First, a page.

Acclimating to Irish Workplace Culture

It’s Friday afternoon and I have officially concluded my second full week of work here in Ireland! I can’t believe how time has simply flown by since I arrived. I am starting to get into a subtle routine–waking up at the same time each day in time for work, grabbing coffee, and heading to the bus stop. While this menial routine has started to improve with each day, the lack of routine I have been experiencing each day at work has been a challenge for me in terms of adapting.

I knew that the workplace culture here in Ireland had various differences from that at home in the States–something that I talked about in my previous post regarding ambiguity in the workplace. I had been prepared to be challenged, which certainly stands to be true. However, I had initially anticipated challenges to be associated with not knowing how to carry out particular tasks, or not completing them up to par with my Supervisor. My greatest challenge in adapting to the workplace culture here in Dublin has simply been that lack of routine.

Each day I go into work, I never know what to expect. I am rarely given explicit directions regarding tasks to complete. This has been difficult as I am quite the routined person and would ideally prefer to go into work each day knowing what tasks I had on my list to complete and how to complete them. These past two weeks, I have found myself lacking direction at work and often feeling confused asking myself questions like: What should I be doing? Am I even doing this right? The workplace environment has been extraordinarily relaxed, and I think that is where I am attribute the ambiguity that I have been feeling, making it difficult to adjust.

Just yesterday, my Supervisor had headed out of the office on an errand around 3:30pm; I am scheduled to work until 4pm. I had finished my assigned task for the day, and sat at my desk contemplating what to do. Am I allowed to leave? It is 4pm, after all. After excessive overthinking, I texted my Supervisor basically asking if it was alright with him should I head home. He responded quickly, basically telling me that I did not have to ask.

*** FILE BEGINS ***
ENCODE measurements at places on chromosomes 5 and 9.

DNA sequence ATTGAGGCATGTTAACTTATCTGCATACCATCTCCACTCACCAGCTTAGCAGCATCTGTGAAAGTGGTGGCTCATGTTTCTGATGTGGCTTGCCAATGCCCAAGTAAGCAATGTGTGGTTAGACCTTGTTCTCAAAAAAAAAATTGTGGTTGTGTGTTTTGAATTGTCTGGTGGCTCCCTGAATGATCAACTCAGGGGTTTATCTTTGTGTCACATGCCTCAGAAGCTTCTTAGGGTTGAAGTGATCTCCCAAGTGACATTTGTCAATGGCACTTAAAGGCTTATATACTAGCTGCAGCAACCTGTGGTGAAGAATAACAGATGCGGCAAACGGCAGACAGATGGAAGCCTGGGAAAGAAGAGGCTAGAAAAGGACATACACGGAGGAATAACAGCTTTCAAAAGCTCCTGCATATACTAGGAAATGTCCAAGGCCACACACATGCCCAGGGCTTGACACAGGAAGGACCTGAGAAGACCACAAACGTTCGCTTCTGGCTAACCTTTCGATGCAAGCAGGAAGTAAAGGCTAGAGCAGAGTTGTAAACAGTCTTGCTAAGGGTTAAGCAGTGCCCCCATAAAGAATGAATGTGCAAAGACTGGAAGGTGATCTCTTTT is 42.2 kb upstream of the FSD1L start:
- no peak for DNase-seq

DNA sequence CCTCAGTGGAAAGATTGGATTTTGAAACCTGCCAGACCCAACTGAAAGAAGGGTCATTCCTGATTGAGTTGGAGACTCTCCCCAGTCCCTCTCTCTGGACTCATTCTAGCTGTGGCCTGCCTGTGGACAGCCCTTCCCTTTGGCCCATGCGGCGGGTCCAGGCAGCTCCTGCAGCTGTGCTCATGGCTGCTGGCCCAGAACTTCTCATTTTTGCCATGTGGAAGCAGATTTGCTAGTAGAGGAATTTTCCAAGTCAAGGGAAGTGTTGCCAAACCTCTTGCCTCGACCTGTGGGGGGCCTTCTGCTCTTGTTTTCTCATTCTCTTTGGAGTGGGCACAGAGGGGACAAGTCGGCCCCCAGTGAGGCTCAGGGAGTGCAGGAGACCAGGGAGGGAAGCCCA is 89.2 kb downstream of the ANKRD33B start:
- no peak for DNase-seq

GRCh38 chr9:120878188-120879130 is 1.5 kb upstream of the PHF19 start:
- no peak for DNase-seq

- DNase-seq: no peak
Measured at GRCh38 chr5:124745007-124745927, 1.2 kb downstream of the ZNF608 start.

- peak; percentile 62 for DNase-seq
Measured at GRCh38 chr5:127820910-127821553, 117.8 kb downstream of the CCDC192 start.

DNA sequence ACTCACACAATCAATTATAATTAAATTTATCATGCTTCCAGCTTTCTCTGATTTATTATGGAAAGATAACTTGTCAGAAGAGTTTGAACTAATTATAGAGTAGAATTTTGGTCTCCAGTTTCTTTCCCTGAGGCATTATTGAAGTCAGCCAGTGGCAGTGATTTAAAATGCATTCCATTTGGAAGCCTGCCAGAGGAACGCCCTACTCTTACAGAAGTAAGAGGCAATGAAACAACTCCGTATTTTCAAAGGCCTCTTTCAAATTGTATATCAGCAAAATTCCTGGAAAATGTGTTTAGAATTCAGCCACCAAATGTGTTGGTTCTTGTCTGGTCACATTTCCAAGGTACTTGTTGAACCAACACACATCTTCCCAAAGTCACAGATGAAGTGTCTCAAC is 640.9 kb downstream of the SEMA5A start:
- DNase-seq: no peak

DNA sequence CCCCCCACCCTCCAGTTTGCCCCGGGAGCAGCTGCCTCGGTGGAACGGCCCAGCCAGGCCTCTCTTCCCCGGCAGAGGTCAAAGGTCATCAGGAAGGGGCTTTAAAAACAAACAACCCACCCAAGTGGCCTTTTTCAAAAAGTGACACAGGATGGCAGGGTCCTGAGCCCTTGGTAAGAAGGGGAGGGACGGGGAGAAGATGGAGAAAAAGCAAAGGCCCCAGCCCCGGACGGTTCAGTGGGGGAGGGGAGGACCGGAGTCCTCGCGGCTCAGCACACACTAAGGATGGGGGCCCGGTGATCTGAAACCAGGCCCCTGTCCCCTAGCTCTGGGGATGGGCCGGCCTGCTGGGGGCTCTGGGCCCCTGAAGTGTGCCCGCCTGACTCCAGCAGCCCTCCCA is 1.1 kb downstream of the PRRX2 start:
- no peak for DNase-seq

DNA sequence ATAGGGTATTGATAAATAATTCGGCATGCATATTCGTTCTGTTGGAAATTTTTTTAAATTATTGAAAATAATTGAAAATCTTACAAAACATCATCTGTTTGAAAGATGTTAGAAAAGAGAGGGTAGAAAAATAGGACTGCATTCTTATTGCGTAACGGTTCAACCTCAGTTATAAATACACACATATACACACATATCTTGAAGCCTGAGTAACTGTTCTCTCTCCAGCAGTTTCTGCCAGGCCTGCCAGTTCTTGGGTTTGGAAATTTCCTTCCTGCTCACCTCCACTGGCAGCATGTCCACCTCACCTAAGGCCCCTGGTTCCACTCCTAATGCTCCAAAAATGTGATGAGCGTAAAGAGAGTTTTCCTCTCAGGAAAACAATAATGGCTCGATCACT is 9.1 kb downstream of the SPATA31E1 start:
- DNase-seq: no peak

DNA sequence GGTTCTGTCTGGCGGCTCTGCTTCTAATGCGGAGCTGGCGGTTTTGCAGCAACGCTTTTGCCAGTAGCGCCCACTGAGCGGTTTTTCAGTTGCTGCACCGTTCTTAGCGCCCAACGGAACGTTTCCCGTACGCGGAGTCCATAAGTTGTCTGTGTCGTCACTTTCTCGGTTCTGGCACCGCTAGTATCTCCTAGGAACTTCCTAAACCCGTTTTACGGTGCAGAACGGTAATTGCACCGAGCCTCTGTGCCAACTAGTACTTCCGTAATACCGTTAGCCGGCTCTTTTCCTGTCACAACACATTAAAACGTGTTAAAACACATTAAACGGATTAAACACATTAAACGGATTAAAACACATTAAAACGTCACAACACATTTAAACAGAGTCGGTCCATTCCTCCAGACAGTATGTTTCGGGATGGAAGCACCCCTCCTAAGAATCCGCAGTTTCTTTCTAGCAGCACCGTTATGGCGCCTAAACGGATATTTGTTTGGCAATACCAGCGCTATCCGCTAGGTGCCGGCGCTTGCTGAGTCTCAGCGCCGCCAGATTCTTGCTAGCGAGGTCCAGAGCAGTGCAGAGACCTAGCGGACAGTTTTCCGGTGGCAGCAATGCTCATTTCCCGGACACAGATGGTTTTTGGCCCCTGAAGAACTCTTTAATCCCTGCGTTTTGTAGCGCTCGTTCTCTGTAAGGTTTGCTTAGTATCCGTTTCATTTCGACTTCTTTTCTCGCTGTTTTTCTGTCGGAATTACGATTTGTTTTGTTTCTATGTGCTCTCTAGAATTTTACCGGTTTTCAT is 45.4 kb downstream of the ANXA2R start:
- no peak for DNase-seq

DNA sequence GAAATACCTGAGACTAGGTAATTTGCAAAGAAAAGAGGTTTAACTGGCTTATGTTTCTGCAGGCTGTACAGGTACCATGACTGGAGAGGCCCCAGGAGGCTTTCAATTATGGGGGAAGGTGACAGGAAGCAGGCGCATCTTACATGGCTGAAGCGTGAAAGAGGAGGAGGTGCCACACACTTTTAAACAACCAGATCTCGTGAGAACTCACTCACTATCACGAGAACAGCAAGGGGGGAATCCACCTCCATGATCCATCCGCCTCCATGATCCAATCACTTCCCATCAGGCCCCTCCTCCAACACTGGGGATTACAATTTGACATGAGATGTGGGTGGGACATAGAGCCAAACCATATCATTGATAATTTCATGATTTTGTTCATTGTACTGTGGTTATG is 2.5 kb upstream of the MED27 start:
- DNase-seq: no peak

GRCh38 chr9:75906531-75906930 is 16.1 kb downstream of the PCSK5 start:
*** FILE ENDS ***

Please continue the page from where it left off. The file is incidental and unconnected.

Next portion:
It has been little things like this particular situation that I have struggled with the most. I am typically someone who needs explicit instruction and direction, especially when beginning a new job in an unfamiliar environment. I know, now, that that is something that may not be fully attainable. Accepting the fact that I must fully adjust, I have been trying to not overthink small situations like this, as they are probably not as grave as I make them out to be.

This ambiguity in my particular workplace culture has also been exceptionally challenging as it is a test to my introverted self. I have arrived at the conclusion that the only reasonable solution is to speak up; ask questions, ask for feedback, ask for tasks to complete. I have never been exceptionally good at using my voice and advocating for myself in any context. Now, I guess, is the time to do exactly that. I typically get the feeling that I am “bothering” my Supervisor when I feel compelled to ask for clarity regarding tasks to complete. Each day I make small stride, however, toward being my own best advocate and reminding myself that I am there to work.

It has also been interesting to adjust to the more relaxed idea of timeliness here in Ireland. I have an hour lunch break and I find myself watching the clock to ensure that I am not taking an extra minute than what I am given. My coworkers, on the other hand, truly utilize their breaks to catch up with each other, and using the hour long break as a loose outline of timing, rather than a strict 60 minutes, no more, no less.

Going into week 3, like I had just previously mentioned, my goal is to not overthink the little things at work. I am allowed to ask questions, and they should not require as much hesitation as I have been devoting to them. I am also getting to know my coworkers very well and they have been more then welcoming. I can use them as a resource as well for any questions and concerns. I also just found out that a new intern from the States will be starting next week. This will be a great opportunity to meet someone new in the office, and hopefully we will be able to bounce questions off of each other, as we both will practically be in the same boat.

I never thought that adjusting to the workplace here would be easy, but the challenges I have been experiencing with a lack of direction, intense ambiguity, and loose construction of timing has definitely been difficult to acclimate myself to. I am very hopeful for the remaining few weeks, however, and know that I will learn and improve each day.

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